New Trier puts iPads to the test
Take Our Poll
Do you approve of using iPads in class and for testing?
Updated: October 28, 2012 6:08AM
WINNETKA — Early indications are that New Trier High School’s expanded mobile learning initiative is a huge hit with faculty and staff, but the Board of Education wants to wait before calling it a success and expanding it.
After a brief trial run last year, the board in March approved a pilot program that put Apple iPads in the hands of more than 600 students in select courses for the 2012-13 school year.
The devices allow students to write notes, take tests and turn in homework, all without using paper.
Students like Elizabeth Lee, who is one of only 10 students enrolled in three classes that accept iPads, would burn through their printing account funds in the past, but have not done so this year.
“We’re almost completely paperless in French class,” she said. “The one test we had was on the iPad. Normally I prefer paper over digital files, but in this case it’s a lot easier to take really quick notes on the iPad.”
Though some issues with network speeds and the availability of e-books remain, District Director of Technology Chris Johnson said things are improving.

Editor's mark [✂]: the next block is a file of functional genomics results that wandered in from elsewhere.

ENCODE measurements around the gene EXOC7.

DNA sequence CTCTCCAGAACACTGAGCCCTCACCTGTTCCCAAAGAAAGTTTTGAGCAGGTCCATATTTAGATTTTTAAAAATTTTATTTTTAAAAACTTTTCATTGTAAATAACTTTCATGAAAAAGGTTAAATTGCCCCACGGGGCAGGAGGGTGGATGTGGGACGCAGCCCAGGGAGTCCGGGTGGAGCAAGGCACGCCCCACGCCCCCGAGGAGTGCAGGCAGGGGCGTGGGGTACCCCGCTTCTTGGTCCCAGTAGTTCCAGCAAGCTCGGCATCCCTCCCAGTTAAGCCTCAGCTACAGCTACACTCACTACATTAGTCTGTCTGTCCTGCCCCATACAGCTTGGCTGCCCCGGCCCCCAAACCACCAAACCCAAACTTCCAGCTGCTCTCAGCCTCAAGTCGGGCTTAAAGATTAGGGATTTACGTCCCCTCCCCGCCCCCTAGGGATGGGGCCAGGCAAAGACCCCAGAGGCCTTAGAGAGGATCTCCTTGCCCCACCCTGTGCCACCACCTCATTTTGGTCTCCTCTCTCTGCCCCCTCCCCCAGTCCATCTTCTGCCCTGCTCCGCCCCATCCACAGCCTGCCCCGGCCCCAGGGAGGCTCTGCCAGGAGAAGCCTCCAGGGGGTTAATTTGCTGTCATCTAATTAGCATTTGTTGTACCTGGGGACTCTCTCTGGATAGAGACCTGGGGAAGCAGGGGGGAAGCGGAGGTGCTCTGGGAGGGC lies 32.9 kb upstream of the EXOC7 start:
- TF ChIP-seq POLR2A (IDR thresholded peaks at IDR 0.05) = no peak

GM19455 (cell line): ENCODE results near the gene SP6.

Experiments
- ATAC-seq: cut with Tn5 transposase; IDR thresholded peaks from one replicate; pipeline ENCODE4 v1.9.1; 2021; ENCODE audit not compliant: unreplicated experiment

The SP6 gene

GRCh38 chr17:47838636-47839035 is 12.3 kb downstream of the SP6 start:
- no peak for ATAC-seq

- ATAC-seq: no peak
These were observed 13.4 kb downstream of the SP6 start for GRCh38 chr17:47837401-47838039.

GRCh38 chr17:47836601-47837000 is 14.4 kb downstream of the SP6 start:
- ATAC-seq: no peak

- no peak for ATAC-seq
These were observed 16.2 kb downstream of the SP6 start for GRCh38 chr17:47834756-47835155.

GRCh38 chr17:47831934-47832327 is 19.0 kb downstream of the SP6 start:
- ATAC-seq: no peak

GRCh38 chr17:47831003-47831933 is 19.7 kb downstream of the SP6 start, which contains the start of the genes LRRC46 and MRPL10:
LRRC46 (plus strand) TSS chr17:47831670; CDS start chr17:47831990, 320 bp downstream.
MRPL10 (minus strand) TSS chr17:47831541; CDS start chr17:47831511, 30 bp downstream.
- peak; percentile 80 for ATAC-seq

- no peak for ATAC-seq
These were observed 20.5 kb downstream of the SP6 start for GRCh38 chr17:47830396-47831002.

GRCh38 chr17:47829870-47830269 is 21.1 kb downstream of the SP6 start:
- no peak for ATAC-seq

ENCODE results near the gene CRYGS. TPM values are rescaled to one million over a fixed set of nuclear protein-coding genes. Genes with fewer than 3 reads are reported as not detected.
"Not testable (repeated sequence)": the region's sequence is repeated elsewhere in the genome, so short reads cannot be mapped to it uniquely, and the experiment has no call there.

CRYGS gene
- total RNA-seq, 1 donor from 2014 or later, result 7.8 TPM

“Apple originally released nine e-books when we started,” Johnson said. “Today they’re up to 190. The number of e-books available has increased amazingly. It will be interesting to see who the dominant players are in the future.”
Student James Resko, who uses his iPad for physics class, is one of the lucky ones to have his textbook available through the tablet device.
“Through an application I was able to rent it for one year,” Resko said. “I rented it for $10 which is really nice for a textbook.”
While reviews during the first few weeks of school are positive, the board plans to monitor the program closely to see what value the iPads bring to the education of the students.
“This is a pilot program,” Board President Alan Dolinko said . “We have yet to asses a real impact on learning. One concern I would have is it’s a lovely piece of equipment that can not only be a great tool, but a great distraction.”
Lee and Resko both said the novelty of the devices wore off quickly and students in their advanced classes realized the iPads are there as an essential part of learning.
“In the class I’m in, you don’t have enough time to goof off in 40 minutes,” Lee said. “Maybe you check Safari for sports for a minute, but after that I have to do my work.”